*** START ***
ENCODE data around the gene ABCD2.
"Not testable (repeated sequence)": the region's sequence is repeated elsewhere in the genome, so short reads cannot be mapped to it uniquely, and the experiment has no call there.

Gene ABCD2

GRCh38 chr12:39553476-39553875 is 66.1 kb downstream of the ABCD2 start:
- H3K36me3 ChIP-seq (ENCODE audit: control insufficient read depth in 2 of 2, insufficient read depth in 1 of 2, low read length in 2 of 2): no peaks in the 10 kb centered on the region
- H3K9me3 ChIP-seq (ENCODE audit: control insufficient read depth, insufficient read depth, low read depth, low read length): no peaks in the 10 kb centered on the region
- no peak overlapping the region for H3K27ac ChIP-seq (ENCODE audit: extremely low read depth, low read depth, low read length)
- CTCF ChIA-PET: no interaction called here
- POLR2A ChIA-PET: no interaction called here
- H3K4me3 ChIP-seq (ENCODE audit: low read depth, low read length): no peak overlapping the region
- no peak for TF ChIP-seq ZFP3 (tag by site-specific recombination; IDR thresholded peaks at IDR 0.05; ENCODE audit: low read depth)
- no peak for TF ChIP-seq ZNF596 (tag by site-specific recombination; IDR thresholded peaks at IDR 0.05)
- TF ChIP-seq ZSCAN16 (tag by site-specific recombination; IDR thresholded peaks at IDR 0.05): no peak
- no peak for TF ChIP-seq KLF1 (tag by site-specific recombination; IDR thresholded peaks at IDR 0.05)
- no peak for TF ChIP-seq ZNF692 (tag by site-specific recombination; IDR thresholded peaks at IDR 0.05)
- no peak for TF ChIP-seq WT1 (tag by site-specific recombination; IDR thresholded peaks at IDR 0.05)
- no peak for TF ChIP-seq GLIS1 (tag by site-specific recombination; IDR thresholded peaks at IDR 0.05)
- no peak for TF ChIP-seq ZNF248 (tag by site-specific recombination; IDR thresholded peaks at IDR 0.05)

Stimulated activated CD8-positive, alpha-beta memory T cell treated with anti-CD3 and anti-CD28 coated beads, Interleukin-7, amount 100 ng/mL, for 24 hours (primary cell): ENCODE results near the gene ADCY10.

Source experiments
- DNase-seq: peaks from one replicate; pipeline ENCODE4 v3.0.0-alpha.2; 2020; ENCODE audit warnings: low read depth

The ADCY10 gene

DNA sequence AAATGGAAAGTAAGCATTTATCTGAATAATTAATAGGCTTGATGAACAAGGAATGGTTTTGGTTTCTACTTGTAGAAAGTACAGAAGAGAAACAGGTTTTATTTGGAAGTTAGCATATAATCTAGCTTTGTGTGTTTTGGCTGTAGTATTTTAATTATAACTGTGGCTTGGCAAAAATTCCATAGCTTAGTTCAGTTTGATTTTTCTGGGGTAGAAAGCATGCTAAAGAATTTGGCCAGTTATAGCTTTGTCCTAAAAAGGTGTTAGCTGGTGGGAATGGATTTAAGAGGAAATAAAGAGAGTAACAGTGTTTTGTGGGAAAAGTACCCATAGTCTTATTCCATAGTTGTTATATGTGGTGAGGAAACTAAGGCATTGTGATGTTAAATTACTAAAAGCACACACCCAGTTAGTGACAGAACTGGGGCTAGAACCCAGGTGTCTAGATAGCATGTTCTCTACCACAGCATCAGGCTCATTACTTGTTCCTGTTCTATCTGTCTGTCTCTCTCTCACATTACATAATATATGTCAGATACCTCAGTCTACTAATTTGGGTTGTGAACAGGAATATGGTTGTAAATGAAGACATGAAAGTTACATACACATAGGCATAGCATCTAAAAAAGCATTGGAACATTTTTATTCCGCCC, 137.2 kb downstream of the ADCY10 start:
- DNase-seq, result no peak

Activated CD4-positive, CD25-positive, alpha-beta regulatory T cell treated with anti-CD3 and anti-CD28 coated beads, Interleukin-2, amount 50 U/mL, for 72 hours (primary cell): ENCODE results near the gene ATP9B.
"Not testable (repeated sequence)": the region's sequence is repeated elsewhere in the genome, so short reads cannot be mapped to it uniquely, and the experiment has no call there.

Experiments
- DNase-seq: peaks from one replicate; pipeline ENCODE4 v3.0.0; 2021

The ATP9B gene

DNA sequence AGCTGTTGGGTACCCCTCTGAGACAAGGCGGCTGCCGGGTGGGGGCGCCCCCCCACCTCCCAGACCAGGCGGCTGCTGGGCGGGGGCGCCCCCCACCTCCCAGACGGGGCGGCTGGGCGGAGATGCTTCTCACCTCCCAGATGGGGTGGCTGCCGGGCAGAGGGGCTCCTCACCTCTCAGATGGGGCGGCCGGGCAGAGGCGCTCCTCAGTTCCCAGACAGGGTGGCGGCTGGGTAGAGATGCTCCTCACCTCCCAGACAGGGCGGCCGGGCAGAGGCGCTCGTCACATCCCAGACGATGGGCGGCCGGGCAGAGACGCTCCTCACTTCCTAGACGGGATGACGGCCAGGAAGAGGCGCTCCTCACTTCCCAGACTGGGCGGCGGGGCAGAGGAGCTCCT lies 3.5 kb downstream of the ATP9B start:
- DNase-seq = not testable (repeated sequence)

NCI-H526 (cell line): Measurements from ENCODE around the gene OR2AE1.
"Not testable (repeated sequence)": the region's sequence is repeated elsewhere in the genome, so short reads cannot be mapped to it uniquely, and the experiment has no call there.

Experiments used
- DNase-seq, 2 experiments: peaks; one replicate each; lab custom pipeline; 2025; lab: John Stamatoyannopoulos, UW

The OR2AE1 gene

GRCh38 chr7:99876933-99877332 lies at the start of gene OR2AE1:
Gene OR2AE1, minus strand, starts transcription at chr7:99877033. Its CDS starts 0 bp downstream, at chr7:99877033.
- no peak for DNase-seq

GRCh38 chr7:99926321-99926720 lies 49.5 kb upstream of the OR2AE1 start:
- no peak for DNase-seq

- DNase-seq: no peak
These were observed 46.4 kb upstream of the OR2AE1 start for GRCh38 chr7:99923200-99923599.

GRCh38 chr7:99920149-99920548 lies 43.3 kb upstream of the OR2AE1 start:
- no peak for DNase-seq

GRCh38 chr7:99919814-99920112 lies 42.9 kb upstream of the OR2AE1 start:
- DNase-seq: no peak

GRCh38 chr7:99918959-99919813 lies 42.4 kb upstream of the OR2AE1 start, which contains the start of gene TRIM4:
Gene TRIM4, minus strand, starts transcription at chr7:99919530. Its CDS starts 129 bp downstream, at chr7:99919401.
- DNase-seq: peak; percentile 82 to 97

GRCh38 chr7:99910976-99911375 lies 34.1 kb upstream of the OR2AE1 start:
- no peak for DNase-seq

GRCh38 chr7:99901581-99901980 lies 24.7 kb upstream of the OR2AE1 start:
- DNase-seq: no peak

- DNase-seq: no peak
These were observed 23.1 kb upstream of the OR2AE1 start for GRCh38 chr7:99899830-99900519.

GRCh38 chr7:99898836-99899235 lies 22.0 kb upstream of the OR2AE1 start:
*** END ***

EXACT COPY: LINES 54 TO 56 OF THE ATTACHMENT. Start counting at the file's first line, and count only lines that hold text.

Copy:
- DNase-seq: no peak

- DNase-seq: no peak
These were observed 23.1 kb upstream of the OR2AE1 start for GRCh38 chr7:99899830-99900519.